“Another way is not to speak at all… you trying to defend yourself is like putting more petrol on the fire to burn. Online hate speakers want to provoke you to respond and make you react to their narratives. It is advisable to keep quiet sometimes. Defending yourself will not solve the problem, and it will not justify you because people have already made up their minds about what they want to believe, trend and say, because of economic reasons and the aims behind it, and just allow time to justify you.”
Ben Adoga is another Nigerian journalist that couldn’t withstand what he tagged ‘the poison of online hate speech.’ He had recently stayed off social media for years to regain his mental health, according to him.
He narrated his ordeal: “I experienced hate speech; it was massive just after the 2015 general elections as I was in the [Goodluck] Jonathan Campaign team. I only expressed my opinions on Facebook and other social media platforms during the campaign. But when Presidential Goodluck Jonathan lost, they swooped on me; they called me thief, rogue etc. So, if I post or respond to anything, they bullied me on Facebook. I decided to leave social media for two years.
“It affected my mental health; I felt humiliated, dejected, and lonely because I wasn’t interacting with the outside world as I left social media. Even now, I rarely post on Facebook due to the trauma and fear of online trolls,” Adoga said.
Online hate speech has been further exacerbated by Nigerian journalists who run such narratives on the mainstream media.
Dr Suraj counselled that as Nigeria heads to the 2023 general election, journalists should not heat the polity.
He insists that patriotic reporting in a way that puts Nigeria on the bigger picture, rather than serving the interest of any politician, must be their guiding principle.
The media scholar noted that Nigerian journalists should not allow “their economic interest” to sabotage the national interest and urged them to be fair and balanced in their reportage.
“We have some wrong people in journalism. People who do not abide by the ethics and principles of journalism. When those principles are compromised, we have a lopsided society. The society is a reflection of the journalism being practised.
“Journalists should know that we must first have a country before they can practice journalism. If there is no country, there’s nowhere you can practice,” Dr Suraj opined.
He insisted that journalists should ensure that society is well informed. He also lamented that some journalists in Nigeria act irresponsibly for pecuniary gain, emphasising that fact-checking information obtained from social media must be intensified.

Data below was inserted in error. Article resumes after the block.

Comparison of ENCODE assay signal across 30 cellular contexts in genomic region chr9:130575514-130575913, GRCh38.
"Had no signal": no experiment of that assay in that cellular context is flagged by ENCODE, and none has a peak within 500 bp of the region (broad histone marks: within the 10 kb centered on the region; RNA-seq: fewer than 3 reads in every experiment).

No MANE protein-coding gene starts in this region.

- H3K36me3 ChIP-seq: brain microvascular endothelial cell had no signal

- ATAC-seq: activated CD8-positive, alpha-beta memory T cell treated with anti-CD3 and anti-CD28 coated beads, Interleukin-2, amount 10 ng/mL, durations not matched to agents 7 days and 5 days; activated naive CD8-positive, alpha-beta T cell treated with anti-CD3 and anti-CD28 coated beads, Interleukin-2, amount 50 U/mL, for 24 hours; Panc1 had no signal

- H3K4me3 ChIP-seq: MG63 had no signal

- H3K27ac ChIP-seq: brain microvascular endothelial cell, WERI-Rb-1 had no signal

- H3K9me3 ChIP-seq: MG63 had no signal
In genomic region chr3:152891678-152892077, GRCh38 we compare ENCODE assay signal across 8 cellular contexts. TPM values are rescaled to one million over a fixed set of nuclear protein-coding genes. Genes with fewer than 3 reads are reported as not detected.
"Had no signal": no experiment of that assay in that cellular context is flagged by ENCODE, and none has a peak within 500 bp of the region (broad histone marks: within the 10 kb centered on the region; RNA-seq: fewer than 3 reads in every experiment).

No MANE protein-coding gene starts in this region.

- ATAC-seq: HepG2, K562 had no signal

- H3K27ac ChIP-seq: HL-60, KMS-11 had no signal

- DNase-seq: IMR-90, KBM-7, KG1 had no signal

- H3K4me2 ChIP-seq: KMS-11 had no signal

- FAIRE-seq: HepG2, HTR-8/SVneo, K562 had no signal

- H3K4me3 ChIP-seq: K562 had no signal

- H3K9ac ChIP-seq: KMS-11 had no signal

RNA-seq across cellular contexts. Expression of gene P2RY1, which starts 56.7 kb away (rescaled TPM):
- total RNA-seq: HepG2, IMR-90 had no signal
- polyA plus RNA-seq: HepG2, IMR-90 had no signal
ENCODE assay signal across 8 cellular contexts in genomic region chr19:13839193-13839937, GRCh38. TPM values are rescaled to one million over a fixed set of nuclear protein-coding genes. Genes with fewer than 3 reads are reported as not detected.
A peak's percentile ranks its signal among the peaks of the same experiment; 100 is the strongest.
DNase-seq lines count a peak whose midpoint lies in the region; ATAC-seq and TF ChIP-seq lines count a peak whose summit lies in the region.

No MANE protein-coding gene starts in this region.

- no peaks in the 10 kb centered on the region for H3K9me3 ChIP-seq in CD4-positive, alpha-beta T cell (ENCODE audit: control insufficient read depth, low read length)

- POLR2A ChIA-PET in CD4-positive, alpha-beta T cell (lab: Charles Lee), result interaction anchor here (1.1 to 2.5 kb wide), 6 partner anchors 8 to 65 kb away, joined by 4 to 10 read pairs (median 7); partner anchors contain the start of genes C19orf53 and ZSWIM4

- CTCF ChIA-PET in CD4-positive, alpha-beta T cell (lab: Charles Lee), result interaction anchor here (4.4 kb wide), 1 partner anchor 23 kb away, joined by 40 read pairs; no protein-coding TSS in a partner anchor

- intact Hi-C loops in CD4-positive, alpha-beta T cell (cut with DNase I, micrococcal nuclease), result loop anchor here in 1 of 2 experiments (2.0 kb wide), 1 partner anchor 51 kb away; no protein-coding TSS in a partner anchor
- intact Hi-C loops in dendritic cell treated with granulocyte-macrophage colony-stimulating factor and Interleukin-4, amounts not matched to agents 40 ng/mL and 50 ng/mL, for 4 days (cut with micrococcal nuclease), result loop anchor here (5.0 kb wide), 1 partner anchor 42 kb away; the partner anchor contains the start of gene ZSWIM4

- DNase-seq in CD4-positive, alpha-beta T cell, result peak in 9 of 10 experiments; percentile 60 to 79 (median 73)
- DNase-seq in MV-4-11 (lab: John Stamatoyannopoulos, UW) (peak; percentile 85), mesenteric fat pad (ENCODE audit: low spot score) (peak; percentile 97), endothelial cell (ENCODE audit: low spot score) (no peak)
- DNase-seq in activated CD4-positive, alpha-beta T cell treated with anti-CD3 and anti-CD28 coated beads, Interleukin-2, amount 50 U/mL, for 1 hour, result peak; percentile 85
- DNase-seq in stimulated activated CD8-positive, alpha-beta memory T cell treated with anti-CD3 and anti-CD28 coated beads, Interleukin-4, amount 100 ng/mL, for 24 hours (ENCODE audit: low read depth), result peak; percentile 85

This, he said, is to ensure that hate speech is curtailed, content is balanced, and objectivity is upheld in their reportage of the build-up to the general elections.
Online hate speech has affected and ruined the lives of not a few people.
And as Adoga, who has been a journalist for over 25 years, said, the freedom of speech and expression is being replaced with the fear of online trolling and hate speech.
He said when this is coming from professional colleagues, then it leaves a lot to be desired.
The campaign season gets underway in a few days, and the media landscape will get busier.
Dr Suraj said some factors such as media ownership and political affiliation would play a huge part in media programme content and reportage.
“The Nigerian media is not politically neutral. There is political affiliation by the media. The political news often carries political inclination. The polarization is also tilted towards religious affiliation and geographical affiliation.
“The media also pushes the candidacy (based on) from those areas of ethnic colouration, sentiments they agitate and advocate for. Generally, the media either online, social and mainstream are polarised along ethnicity, geographical distribution, religious sentiments and along ownership influences,” he noted.
Free speech devoid of hate speech towards colleagues and friends who hold opposing views and perspectives, either online or offline, is key to peaceful, rancour-free election.
* Joy Jaiyesimi can be reached via email: firstname.lastname@example.org